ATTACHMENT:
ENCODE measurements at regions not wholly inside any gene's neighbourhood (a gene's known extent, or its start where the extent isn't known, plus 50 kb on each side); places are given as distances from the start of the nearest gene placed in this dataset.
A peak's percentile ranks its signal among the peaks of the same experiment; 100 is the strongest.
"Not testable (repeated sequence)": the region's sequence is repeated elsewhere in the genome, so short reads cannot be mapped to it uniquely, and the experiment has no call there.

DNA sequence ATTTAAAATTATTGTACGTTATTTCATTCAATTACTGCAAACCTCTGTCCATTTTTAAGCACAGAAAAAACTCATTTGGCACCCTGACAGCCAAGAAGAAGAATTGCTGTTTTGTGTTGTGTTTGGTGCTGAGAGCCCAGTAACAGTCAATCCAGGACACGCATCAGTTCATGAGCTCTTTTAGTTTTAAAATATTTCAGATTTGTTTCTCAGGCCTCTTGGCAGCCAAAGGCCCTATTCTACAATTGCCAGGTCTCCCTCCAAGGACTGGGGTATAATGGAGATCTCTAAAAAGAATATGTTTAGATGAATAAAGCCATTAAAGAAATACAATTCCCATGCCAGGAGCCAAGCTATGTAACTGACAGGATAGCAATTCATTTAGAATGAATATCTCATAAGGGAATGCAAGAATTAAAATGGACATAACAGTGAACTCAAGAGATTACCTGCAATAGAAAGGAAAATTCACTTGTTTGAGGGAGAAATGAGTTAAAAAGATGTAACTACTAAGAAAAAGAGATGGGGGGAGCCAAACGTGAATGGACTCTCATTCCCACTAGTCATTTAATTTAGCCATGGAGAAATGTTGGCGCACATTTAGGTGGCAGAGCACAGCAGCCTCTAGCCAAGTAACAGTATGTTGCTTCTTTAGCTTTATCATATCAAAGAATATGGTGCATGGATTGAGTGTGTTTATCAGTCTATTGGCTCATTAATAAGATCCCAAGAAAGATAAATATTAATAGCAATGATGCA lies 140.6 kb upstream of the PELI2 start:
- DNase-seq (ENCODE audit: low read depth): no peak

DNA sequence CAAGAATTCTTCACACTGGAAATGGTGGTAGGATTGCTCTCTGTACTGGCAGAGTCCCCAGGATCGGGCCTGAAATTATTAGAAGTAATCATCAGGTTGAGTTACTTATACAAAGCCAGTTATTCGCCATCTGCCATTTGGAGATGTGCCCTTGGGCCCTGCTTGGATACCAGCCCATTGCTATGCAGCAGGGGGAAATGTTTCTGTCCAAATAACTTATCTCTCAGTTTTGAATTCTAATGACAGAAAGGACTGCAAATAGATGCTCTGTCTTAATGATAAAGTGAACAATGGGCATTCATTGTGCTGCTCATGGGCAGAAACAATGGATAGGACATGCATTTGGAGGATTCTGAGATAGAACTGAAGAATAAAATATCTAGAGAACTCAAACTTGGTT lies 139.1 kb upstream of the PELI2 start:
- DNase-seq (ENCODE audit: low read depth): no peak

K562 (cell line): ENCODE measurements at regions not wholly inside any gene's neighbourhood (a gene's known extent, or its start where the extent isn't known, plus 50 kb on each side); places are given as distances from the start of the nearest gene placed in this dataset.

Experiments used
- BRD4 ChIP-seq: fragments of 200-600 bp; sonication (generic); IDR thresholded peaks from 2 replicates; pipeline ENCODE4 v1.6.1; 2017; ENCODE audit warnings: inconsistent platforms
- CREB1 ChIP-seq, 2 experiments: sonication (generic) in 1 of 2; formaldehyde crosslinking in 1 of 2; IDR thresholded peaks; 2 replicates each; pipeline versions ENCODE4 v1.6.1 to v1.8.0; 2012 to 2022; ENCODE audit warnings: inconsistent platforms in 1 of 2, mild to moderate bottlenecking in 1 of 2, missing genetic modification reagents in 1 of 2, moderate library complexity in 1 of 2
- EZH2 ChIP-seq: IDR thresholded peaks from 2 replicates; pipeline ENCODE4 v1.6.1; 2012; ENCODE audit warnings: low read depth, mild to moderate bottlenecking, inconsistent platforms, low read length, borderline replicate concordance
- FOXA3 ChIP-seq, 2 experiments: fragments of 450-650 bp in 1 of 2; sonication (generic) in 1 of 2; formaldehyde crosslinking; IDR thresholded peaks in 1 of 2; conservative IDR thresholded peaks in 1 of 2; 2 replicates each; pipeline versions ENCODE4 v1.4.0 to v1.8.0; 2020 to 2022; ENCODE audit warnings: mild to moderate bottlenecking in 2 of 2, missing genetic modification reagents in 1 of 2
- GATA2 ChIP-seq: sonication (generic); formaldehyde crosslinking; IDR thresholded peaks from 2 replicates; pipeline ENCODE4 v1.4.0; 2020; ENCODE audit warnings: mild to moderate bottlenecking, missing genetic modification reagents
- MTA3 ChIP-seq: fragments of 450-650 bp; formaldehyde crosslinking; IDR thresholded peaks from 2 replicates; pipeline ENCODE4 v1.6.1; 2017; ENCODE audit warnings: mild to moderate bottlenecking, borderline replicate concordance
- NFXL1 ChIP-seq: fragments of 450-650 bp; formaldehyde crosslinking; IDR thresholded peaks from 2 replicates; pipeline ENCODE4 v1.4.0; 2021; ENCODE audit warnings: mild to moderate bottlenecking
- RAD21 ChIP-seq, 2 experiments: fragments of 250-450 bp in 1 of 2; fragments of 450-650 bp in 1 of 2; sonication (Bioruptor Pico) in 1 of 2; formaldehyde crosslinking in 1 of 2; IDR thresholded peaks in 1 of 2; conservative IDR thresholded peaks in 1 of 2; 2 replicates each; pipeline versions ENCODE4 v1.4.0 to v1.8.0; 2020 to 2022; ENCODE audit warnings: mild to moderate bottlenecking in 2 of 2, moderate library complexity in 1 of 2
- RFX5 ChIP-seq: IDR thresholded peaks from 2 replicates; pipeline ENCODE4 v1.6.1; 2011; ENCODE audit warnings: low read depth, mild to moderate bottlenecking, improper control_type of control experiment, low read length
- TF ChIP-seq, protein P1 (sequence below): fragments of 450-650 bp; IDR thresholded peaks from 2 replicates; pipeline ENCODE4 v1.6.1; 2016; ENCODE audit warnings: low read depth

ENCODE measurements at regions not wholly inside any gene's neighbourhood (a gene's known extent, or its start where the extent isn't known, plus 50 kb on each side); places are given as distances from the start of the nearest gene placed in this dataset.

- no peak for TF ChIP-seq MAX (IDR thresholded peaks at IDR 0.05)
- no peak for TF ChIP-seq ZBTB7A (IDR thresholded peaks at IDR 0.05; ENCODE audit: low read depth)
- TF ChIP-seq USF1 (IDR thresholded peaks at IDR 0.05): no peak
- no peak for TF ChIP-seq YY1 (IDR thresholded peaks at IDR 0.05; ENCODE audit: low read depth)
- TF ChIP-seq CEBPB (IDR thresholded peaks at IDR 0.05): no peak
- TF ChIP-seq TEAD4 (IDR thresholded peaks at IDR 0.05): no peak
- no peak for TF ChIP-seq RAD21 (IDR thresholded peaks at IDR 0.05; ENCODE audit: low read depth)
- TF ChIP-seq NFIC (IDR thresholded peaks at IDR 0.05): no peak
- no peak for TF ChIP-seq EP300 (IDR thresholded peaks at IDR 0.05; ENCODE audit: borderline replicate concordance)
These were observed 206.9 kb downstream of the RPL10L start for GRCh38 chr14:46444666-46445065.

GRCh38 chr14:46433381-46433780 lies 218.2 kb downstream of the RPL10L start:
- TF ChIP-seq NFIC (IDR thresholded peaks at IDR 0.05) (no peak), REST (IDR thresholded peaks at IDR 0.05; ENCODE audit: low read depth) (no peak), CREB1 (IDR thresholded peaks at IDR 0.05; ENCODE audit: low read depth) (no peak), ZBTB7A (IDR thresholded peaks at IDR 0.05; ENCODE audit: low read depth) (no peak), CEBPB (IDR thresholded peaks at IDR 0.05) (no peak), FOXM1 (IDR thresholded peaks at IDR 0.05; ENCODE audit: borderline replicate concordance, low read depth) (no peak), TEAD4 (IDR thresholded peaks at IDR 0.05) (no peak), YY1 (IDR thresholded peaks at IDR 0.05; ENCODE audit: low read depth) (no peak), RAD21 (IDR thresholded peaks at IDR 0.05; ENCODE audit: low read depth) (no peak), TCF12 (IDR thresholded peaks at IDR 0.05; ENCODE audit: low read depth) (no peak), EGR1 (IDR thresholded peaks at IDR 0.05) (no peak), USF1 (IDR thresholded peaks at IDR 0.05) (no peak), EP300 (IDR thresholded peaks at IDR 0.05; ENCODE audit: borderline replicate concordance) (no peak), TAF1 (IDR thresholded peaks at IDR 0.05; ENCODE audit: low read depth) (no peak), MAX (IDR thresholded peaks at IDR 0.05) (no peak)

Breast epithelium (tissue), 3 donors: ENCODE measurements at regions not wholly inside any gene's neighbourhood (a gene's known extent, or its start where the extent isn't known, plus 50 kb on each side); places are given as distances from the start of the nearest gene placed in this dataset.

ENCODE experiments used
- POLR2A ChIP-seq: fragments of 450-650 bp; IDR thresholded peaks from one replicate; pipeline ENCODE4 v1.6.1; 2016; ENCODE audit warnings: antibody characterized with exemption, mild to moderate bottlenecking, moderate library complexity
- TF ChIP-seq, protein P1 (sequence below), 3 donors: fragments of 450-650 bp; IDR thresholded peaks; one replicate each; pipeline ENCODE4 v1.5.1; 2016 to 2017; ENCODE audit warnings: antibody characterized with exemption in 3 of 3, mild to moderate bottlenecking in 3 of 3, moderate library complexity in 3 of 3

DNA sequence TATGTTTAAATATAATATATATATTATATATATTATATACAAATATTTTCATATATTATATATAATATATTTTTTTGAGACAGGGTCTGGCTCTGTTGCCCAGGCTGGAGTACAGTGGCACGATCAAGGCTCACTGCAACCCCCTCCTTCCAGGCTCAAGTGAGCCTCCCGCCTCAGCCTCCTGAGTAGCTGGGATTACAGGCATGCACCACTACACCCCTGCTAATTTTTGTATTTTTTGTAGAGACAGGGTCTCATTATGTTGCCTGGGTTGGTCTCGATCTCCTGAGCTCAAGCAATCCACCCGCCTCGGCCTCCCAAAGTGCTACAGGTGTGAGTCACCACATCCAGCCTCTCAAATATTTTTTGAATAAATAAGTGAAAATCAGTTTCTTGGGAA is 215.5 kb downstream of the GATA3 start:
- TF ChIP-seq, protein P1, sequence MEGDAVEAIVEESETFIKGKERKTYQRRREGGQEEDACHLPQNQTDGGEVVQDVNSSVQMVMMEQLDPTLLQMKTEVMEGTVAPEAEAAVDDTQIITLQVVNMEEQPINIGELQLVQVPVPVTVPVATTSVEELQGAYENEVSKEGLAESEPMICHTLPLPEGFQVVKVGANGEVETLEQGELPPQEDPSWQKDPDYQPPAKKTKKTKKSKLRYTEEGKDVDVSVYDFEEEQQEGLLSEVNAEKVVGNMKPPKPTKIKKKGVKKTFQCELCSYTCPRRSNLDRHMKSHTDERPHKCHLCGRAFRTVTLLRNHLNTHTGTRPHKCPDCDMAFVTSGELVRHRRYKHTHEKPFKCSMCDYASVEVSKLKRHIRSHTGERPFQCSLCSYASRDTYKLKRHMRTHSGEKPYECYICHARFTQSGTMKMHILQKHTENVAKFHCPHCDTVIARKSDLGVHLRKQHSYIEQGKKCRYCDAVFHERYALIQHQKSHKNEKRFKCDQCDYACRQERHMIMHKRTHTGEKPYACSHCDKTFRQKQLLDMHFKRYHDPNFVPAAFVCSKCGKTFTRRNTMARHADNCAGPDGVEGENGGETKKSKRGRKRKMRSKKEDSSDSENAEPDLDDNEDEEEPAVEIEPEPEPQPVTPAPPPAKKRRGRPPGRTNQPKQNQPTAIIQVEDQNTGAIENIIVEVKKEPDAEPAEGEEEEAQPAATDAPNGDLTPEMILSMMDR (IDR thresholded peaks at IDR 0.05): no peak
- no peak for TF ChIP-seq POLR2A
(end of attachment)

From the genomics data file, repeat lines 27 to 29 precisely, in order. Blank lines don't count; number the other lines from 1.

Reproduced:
- no peak for TF ChIP-seq RAD21 (IDR thresholded peaks at IDR 0.05; ENCODE audit: low read depth)
- TF ChIP-seq NFIC (IDR thresholded peaks at IDR 0.05): no peak
- no peak for TF ChIP-seq EP300 (IDR thresholded peaks at IDR 0.05; ENCODE audit: borderline replicate concordance)